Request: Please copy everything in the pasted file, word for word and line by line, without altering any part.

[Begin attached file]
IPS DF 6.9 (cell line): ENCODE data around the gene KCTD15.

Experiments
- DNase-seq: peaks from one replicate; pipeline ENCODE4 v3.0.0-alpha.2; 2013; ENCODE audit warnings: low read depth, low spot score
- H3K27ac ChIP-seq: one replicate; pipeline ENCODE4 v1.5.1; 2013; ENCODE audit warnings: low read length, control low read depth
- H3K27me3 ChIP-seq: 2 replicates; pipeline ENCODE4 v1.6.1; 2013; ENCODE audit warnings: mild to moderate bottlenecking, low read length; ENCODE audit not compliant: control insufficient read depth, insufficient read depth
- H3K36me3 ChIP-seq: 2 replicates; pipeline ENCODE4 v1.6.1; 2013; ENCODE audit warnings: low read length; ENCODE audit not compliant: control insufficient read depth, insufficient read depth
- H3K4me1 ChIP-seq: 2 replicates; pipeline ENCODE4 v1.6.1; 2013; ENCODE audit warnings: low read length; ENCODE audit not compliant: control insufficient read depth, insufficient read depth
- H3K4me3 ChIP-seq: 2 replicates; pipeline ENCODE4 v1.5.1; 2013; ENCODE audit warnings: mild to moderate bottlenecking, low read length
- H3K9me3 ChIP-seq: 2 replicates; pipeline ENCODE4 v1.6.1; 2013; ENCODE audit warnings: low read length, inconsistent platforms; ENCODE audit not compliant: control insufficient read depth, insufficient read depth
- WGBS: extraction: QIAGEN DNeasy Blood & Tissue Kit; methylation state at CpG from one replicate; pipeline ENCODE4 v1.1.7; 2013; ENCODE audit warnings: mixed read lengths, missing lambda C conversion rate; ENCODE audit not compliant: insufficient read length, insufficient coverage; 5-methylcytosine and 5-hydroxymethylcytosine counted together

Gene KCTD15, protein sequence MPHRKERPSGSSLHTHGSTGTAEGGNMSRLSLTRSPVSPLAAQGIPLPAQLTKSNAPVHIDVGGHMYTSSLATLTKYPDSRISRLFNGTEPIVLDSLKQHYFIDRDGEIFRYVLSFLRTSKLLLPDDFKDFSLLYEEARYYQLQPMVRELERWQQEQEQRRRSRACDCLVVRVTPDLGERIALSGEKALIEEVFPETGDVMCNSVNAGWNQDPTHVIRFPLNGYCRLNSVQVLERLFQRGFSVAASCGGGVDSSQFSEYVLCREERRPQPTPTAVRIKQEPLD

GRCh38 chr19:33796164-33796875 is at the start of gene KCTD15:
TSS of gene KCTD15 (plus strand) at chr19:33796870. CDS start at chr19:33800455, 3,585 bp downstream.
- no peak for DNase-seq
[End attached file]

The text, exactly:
IPS DF 6.9 (cell line): ENCODE data around the gene KCTD15.

Experiments
- DNase-seq: peaks from one replicate; pipeline ENCODE4 v3.0.0-alpha.2; 2013; ENCODE audit warnings: low read depth, low spot score
- H3K27ac ChIP-seq: one replicate; pipeline ENCODE4 v1.5.1; 2013; ENCODE audit warnings: low read length, control low read depth
- H3K27me3 ChIP-seq: 2 replicates; pipeline ENCODE4 v1.6.1; 2013; ENCODE audit warnings: mild to moderate bottlenecking, low read length; ENCODE audit not compliant: control insufficient read depth, insufficient read depth
- H3K36me3 ChIP-seq: 2 replicates; pipeline ENCODE4 v1.6.1; 2013; ENCODE audit warnings: low read length; ENCODE audit not compliant: control insufficient read depth, insufficient read depth
- H3K4me1 ChIP-seq: 2 replicates; pipeline ENCODE4 v1.6.1; 2013; ENCODE audit warnings: low read length; ENCODE audit not compliant: control insufficient read depth, insufficient read depth
- H3K4me3 ChIP-seq: 2 replicates; pipeline ENCODE4 v1.5.1; 2013; ENCODE audit warnings: mild to moderate bottlenecking, low read length
- H3K9me3 ChIP-seq: 2 replicates; pipeline ENCODE4 v1.6.1; 2013; ENCODE audit warnings: low read length, inconsistent platforms; ENCODE audit not compliant: control insufficient read depth, insufficient read depth
- WGBS: extraction: QIAGEN DNeasy Blood & Tissue Kit; methylation state at CpG from one replicate; pipeline ENCODE4 v1.1.7; 2013; ENCODE audit warnings: mixed read lengths, missing lambda C conversion rate; ENCODE audit not compliant: insufficient read length, insufficient coverage; 5-methylcytosine and 5-hydroxymethylcytosine counted together

Gene KCTD15, protein sequence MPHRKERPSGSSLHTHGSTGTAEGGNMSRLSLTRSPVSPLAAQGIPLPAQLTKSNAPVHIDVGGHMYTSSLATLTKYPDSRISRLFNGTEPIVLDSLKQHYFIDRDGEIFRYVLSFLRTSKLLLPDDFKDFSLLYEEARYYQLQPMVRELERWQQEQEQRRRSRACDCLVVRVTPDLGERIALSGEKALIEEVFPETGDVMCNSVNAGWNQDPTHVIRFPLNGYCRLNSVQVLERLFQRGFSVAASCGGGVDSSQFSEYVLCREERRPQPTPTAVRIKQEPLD

GRCh38 chr19:33796164-33796875 is at the start of gene KCTD15:
TSS of gene KCTD15 (plus strand) at chr19:33796870. CDS start at chr19:33800455, 3,585 bp downstream.
- no peak for DNase-seq